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Puberty: billions of brain cells die

Puberty: billions of brain cells die

Billions of brain cells die during puberty to boost cognitive performance

Puberty, that is to say strictly the developmental physiological course of sexual maturation, is characterized by a hormonal change in boys and girls with the aim of reproductive ability. Billions of cells in the brain die during this adolescence phase, according to a new study by the Max Planck Institute for Brain Research in Frankfurt am Main. Only what is needed "solidifies", explains the researcher for neurosciences and study director, Prof. Peter Uhlhaas, to the news journal "Focus". People have the highest number of synapses during the late stages of childhood, the neuroscientist explained. The death of the brain cells does not produce any negative effects, but actually favors the further level of cognitive development. The cells then work in a more structured manner.

The number of brain cells is significantly reduced
When childhood is over, an extraordinarily high number of nerve and brain cells is a thing of the past. While external features such as pimples or mood swings during puberty are troublesome for young people, far-reaching changes take place in the brain. During the adolescent high phase between the ages of 15 and 17 years, the communication between the different brain areas is still very chaotically structured. Towards the end of the maturation process, the number of brain cells has significantly decreased, but as a result the young adults are now much better able to coordinate their own actions and planning more effectively. As a result, young people can better assess the consequences of their own actions beforehand.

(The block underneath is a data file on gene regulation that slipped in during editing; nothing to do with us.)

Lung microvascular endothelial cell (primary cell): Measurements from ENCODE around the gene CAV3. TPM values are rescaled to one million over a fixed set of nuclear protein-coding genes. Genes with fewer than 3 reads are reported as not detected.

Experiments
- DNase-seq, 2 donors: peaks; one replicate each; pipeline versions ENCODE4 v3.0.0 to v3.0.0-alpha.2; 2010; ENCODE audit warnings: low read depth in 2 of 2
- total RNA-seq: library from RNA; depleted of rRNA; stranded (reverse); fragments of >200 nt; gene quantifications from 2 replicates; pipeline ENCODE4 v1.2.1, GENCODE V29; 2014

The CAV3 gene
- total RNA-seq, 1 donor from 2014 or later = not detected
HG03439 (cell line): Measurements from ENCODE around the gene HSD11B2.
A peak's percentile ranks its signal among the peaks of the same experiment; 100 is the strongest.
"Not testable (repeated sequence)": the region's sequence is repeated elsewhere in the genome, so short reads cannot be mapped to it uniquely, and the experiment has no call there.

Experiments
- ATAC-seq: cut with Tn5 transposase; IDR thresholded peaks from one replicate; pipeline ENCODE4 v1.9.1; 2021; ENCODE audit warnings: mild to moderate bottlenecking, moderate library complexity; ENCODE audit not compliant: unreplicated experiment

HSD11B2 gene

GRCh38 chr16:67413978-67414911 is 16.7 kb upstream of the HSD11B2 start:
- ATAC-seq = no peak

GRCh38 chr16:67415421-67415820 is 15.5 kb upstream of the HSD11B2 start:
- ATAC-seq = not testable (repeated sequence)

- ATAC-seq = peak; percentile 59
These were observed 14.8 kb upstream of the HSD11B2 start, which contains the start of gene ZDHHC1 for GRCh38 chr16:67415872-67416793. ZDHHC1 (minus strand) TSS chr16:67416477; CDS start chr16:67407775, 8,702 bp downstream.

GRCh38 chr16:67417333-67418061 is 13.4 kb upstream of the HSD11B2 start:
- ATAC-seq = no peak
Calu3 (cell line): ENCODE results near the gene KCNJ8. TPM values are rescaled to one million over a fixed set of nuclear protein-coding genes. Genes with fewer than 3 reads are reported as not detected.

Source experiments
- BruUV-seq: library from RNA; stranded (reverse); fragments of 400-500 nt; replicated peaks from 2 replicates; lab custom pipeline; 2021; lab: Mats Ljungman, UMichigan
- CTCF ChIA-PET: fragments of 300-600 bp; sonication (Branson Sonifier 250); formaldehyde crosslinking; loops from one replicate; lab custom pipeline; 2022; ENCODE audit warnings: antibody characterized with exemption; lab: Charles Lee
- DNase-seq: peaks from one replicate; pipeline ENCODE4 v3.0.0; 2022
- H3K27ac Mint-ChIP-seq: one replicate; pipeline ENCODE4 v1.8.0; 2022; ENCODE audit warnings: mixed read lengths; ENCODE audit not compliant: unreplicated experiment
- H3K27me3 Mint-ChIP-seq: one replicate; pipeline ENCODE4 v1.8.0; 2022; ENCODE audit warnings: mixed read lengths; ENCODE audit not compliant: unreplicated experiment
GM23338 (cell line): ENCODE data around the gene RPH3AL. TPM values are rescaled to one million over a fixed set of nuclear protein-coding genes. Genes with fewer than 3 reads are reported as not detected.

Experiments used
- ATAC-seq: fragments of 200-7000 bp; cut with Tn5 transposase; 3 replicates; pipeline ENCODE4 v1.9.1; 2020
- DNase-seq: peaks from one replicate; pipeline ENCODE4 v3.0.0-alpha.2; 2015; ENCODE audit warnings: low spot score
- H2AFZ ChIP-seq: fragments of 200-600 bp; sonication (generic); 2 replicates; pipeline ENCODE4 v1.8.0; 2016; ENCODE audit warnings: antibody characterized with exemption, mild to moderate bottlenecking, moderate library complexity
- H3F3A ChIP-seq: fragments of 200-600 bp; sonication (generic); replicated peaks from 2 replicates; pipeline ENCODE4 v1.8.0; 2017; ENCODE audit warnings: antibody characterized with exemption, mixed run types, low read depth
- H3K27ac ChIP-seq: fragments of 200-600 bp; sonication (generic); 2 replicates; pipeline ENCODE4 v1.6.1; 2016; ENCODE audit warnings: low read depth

The "intensively used neural networks are getting stronger" and the less used ones are switching off, said Prof. Franz Resch from the Clinic for Child and Adolescent Psychiatry at Heidelberg University. This process can be compared to pricking plants in the garden, according to the psychiatrist.

The brain becomes more effective
The present study results have shown that cognitive performance increases, explains Uhlhaas. The axons, i.e. the cables between the nerve cells, are now thicker surrounded by an insulating layer of fat. Similar to a switch from copper to fiber optic cables, the processing of the data is faster. However, it takes a development phase of several years until the human brain of an adolescent functions so effectively.

Under the direction of the scientist Uhlhaas, young people in the age group solved different tasks during the course of the study. They were connected to electrons and examined with a magnetic encephalograph (MEG). One task, for example, was to recognize different faces. The results were then evaluated. (sb)

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Image: Dieter Sch├╝tz / pixelio.de

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